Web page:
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Why do two queries on same table with same criteria return different dynasets?

P: n/a
MLH
Why does this one produce 9 records...
SELECT DISTINCT tblVehicleJobs.VehicleJobID, tblVehicleJobs.Reclaimed,
tblVehicleJobs.VSaleID, tblVehicleJobs.ENF262Written
FROM tblVehicleJobs
WHERE (((tblVehicleJobs.Reclaimed)=No) AND ((tblVehicleJobs.VSaleID)
Is Null) AND ((tblVehicleJobs.ENF262Written)=True));
And this one produces NONE...
SELECT DISTINCT tblVehicleJobs.Reclaimed, tblVehicleJobs.VSaleID,
tblVehicleJobs.ENF262Written
FROM tblVehicleJobs
WHERE (((tblVehicleJobs.Reclaimed)=No) AND ((tblVehicleJobs.VSaleID)
Is Null) AND ((tblVehicleJobs.ENF262Written)=True));
The only difference, AFAIK, is that the first SQL string includes 1
extra output field. I've tested it extensively.
Aug 21 '06 #1
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2 Replies


P: n/a
Very odd. You would expect the 2nd query to produce at least one record,
even if all the fields were the same at every record.

Firstly, run a compact/repair in case there is a damaged index.

Next possibility is that you are being bitten by a JET bug that handles
Nulls inconsistently, depending on whether the field is uniquely indexed or
not. We know that VSaleID is Null. It looks like a foreign key, so it
probably is indexed (assuming a relation with referential integrity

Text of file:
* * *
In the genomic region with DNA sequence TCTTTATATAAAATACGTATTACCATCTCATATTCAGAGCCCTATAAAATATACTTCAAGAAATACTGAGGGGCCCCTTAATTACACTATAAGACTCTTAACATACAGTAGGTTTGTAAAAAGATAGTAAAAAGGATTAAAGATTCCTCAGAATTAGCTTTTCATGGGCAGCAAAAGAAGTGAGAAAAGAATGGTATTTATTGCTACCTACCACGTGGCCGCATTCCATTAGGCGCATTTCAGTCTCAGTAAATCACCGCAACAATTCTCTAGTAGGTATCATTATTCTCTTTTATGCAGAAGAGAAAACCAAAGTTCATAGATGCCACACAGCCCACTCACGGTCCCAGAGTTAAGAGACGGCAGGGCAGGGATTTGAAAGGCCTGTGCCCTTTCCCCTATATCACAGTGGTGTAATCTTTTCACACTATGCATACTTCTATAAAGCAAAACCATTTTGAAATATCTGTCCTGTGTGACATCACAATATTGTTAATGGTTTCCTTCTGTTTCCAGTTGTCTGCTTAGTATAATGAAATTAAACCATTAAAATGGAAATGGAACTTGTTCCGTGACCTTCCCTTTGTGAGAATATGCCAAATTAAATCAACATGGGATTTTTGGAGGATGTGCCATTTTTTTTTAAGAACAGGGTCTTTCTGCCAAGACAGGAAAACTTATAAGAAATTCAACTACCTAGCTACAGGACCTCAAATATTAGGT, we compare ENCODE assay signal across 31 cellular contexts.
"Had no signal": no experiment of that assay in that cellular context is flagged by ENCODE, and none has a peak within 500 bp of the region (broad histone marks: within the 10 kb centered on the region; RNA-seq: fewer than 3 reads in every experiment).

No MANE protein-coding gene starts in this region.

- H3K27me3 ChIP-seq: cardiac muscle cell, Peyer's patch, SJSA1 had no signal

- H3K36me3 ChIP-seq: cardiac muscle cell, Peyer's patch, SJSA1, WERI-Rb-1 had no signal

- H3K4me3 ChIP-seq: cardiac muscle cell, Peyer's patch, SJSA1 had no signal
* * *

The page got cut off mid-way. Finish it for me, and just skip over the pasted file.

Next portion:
enforced), but probably not with a Unique index (unless it is a one-to-one
relation.) In any case, you would expect the bug to produce too many rows,
not too few. This article explains the bug:
DISTINCT query handles Nulls inconsistently
at:
http://allenbrowne.com/bug-12.html

The other two fields present in both queries look like yes/no fields. If
tblVehicleJobs is a local JET table (not an attached table from SQL Server
or some other database), then these fields cannot be null, and even if they
were, the criteria would eliminate the nulls.

If VehicleJobID is the primary key field, and this is a simple little Access
table with just 9 records in it, and the compact/repair does not fix the
problem, I am interested in taking a look at this. Create a new database.
Import the table and the 2 queries. Verify the problem still occurs. Zip it,
and email it to the address in the signature below. (You can't click Reply
as the address is munged to avoid spammers.)

--
Allen Browne - Microsoft MVP. Perth, Western Australia.
Tips for Access users - http://allenbrowne.com/tips.html
Reply to group, rather than allenbrowne at mvps dot org.

"MLH" <CR**@NorthState.netwrote in message
news:36********************************@4ax.com...
Why does this one produce 9 records...
SELECT DISTINCT tblVehicleJobs.VehicleJobID,
tblVehicleJobs.Reclaimed,
tblVehicleJobs.VSaleID,
tblVehicleJobs.ENF262Written
FROM tblVehicleJobs
WHERE (((tblVehicleJobs.Reclaimed)=No)
AND ((tblVehicleJobs.VSaleID) Is Null)
AND ((tblVehicleJobs.ENF262Written)=True));
>
And this one produces NONE...
SELECT DISTINCT tblVehicleJobs.Reclaimed,
tblVehicleJobs.VSaleID,
tblVehicleJobs.ENF262Written
FROM tblVehicleJobs
WHERE (((tblVehicleJobs.Reclaimed)=No)
AND ((tblVehicleJobs.VSaleID) Is Null)
AND ((tblVehicleJobs.ENF262Written)=True));
>
The only difference, AFAIK, is that the first SQL string includes 1
extra output field. I've tested it extensively.

Aug 21 '06 #2

P: n/a
MLH
Nope - sorry 'bout that. I'm just dumber 'n
a bag-o-hammers. I had UniqueRecords
property ON and didn't realize it.

So sorry, but thanks much for the offer of
assistance. I notice that you contribute a
lot to this NG. I'm sure there are a lot of
grateful people out there.
Aug 22 '06 #3

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